Kazemi's AAU and elite-camp performances earned him a spot at the Reebok All-America camp in Philadelphia in July, where he gained national exposure. That same summer, Iran's senior national team gained legitimacy by making its first Olympics appearance since 1948, after which the U.S. government granted permission -- outside of the economic sanctions -- for the Memphis Grizzles to offer a free-agent contract to 7-1 center Hamed Haddadi, who that fall became the first Iranian ever to play in the NBA. Kazemi had begun his senior year at Patterson by then. Rated a top-100 recruit by Scout.com, he was seriously pursued by three schools: Maryland, Rice and Seton Hall.
Kazemi took just one official recruiting visit, to Rice on Halloween weekend. There he witnessed one of the school's stranger traditions: The Baker 13, in which a group of students run through campus wearing only shoes and shaving cream. "He's not the only one who's ever thought it was crazy," says senior guard Lawrence Ghoram, who was Kazemi's host. "But he was laughing hysterically. I think it blew his mind."
For someone from a country where morality police prevent men and women from holding hands in public, it was a jarring sight. Kazemi did something shocking of his own that weekend, though: He emerged from a prayer session at the school's Muslim Students Association and committed to the Owls. They'd gone 3-27 the previous season under coach Willis Wilson, and would finish 10-22 last year, in Braun's first campaign after coming to Houston from Cal. But Rice was where Kazemi felt comfortable, in no small part because Ibrahim lives nearby amid one of the country's biggest Middle Eastern communities. Kazemi also liked Braun's track record with international players; felt a kinship with Morcos, who was also a groundbreaker as the first Egyptian on a D-I coaching staff; was attracted to Rice's academics; and had played pickup games at Tudor Fieldhouse on a number of occasions in the summer of 2008.
Kazemi also views the school through a whimsical lens. "Rice," he says, steering a guest toward an entrance to the physics department's Herzstein Hall this fall, "reminds me of Hogwarts. You know, from Harry Potter?" The heavy, wooden door Kazemi arrives at has seething metal serpents for handles, and opens into a dimly lit foyer with a stone staircase. "Just like Slytherin," Kazemi says, referring to the house of Hogwarts' nefarious young wizards.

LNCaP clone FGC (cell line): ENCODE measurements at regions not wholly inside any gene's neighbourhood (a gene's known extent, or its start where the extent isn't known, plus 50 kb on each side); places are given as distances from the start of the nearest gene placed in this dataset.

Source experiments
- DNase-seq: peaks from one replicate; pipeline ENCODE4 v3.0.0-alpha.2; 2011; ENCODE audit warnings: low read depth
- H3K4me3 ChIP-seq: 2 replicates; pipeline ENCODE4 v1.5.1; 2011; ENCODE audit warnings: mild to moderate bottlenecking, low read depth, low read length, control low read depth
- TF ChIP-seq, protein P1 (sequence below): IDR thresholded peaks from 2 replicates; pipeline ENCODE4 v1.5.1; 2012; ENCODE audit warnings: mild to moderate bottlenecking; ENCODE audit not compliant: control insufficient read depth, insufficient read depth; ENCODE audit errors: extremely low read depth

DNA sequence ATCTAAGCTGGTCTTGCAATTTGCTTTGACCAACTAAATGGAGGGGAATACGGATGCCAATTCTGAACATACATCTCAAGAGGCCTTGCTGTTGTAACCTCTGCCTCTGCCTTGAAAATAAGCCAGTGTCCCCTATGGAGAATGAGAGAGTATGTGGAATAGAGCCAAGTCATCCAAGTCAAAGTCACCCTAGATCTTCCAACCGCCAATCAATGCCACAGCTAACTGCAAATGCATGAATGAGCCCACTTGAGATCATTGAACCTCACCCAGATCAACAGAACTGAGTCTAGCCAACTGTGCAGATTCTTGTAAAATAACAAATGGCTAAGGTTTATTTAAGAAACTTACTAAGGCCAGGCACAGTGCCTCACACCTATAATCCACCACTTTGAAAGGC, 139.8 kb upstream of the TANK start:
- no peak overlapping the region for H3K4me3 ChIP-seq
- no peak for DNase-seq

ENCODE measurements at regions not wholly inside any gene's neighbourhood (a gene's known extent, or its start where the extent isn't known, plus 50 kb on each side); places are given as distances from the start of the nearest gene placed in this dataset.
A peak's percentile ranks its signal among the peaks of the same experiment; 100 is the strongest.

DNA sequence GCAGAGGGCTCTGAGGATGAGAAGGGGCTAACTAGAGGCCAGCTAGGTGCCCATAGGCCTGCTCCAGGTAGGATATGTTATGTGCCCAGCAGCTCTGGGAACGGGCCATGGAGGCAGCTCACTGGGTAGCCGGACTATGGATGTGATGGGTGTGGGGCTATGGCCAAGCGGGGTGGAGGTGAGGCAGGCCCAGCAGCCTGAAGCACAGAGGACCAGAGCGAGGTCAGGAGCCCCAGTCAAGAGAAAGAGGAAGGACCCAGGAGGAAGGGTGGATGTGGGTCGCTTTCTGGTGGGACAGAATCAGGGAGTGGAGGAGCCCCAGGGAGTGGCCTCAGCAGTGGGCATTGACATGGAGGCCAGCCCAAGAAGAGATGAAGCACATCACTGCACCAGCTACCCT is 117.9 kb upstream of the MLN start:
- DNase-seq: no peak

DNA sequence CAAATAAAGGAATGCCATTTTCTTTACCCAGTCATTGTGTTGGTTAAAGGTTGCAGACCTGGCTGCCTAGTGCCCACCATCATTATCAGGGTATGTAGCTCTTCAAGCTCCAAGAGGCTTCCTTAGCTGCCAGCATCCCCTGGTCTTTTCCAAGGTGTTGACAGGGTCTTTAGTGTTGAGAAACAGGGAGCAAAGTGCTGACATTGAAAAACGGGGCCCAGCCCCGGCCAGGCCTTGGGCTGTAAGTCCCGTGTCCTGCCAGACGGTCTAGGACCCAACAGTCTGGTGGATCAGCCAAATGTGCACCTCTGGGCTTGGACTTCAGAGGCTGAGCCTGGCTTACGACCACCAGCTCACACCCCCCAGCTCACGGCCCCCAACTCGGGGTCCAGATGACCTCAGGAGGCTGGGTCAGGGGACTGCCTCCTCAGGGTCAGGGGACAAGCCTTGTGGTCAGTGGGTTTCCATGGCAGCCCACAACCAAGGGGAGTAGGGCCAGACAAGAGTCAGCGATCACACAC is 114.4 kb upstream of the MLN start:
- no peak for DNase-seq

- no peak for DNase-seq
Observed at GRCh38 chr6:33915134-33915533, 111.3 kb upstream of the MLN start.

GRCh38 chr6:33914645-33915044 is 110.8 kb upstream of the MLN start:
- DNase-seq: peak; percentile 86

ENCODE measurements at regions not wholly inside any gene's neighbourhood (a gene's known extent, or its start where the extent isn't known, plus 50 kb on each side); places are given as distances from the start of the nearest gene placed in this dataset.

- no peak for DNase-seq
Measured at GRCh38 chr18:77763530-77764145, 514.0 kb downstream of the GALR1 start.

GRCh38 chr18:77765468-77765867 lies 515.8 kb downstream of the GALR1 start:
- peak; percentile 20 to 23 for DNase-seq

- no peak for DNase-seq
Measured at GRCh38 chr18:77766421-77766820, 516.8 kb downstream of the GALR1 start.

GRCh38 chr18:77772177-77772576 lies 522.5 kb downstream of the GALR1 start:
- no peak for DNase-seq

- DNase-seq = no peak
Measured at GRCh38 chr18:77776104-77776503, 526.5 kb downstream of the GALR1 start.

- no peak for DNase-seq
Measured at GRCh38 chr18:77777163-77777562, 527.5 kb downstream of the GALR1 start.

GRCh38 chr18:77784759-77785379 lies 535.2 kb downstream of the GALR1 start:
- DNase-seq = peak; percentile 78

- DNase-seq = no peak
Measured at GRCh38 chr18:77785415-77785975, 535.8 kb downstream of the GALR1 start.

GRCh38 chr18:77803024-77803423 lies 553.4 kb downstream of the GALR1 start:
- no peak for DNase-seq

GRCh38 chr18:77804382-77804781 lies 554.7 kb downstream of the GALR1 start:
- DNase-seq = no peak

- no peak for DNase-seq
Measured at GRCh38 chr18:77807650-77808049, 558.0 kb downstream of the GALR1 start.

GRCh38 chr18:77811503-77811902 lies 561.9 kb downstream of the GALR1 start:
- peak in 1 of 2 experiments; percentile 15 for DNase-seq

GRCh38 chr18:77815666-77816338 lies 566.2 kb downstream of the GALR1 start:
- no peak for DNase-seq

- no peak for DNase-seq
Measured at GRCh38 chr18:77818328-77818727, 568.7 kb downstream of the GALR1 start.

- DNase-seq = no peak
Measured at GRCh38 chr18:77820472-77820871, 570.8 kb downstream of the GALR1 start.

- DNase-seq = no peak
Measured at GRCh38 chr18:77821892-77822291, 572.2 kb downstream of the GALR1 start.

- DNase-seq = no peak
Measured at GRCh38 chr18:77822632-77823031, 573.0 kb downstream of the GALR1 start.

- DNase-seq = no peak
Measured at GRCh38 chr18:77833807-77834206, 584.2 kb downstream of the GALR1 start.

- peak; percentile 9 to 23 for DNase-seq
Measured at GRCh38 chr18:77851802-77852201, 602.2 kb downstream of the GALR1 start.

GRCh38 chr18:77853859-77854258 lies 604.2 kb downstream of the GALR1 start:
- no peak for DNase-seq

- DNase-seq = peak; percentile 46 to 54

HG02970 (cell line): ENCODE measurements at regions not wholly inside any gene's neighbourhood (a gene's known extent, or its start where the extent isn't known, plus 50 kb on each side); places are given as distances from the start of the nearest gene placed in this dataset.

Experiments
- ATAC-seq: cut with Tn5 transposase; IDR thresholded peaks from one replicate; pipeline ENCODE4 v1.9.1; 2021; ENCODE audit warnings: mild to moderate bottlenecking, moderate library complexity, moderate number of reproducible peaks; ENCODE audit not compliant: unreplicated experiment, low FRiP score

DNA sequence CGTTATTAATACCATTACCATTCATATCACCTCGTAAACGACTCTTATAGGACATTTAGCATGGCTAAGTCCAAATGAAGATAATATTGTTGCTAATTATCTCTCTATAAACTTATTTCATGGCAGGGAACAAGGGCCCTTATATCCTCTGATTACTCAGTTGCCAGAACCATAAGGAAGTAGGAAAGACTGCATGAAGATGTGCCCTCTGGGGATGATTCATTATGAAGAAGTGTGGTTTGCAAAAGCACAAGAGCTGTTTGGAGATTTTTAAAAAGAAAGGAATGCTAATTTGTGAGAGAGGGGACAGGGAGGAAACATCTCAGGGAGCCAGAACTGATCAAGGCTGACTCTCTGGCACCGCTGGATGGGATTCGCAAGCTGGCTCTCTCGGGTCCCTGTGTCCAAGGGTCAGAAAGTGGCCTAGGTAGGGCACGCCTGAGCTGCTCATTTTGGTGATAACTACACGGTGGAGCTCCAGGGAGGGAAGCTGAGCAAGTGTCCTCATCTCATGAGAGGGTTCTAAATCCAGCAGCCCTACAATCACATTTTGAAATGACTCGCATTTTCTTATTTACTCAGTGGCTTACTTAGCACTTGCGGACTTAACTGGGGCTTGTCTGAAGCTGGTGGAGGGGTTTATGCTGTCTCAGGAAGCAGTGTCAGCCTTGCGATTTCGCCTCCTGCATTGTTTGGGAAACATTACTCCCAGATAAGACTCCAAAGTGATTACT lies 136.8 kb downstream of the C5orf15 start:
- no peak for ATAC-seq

He has never read Esfandiary, the immortalist, but Kazemi is well-versed in the mortalist works of J.K. Rowling. His mother gave him the Farsi translation of the first Potter book when he was 12, and he's read the entire series. Kazemi mentions that he and Daniel Radcliffe (who plays Harry in the film adaptations) were both born in 1990, and says, "I was reading a newspaper in Iran once that said [Radcliffe's] dream was to have enough money to buy a Ferrari or Porsche, just so he could crash it."
Knowing that things have tendency to get distorted at home (SI's search yielded no English sources supporting that "dream"), Kazemi is quick to add, while laughing, "I'm not sure if that was translated right or wrong."
On a shelf behind the desk in his office, Braun has the June 1, 2009, issue of Newsweek -- the one with Ahmadinejad on the cover, grimacing under the headline, EVERYTHING YOU THINK YOU KNOW ABOUT IRAN IS WRONG. There's irony in Iran's first college basketball player, a Muslim, playing for Braun, one of the eight Jewish head coaches in D-I, and he says coaching Kazemi could be "the ultimate public relations opportunity."
Ahmadinejad has, in anti-Israel speeches, called the Holocaust a "myth," and 12 countries, including the U.S., boycotted his speech to the United Nations General Assembly in September, in which he railed against the "Zionist regime." A spokesman for the American mission to the UN issued a statement then that said, "Mr. Ahmadinejad has once again chose to espouse hateful, offensive and anti-Semitic rhetoric."
The truth is that at the human -- rather than political -- level, Jews are treated with more civility in cosmopolitan Iran: It has the largest concentration of Jewish residents in the Muslim Middle East, with 25,000 living in the country and 1,200 in Esfahan. The Jewish tradition in Iran goes back to the sixth century B.C.: Rice president David Leebron, who like Braun is Jewish, toured Iran with an academic delegation in November 2008, and says, "Twice people made the point of telling our delegation about the historic role Iran played in sheltering the Babylonian Jews." And Kazemi made the point to tell Braun that while there are issues between Iran and Israel, "that you're Jewish is not a concern."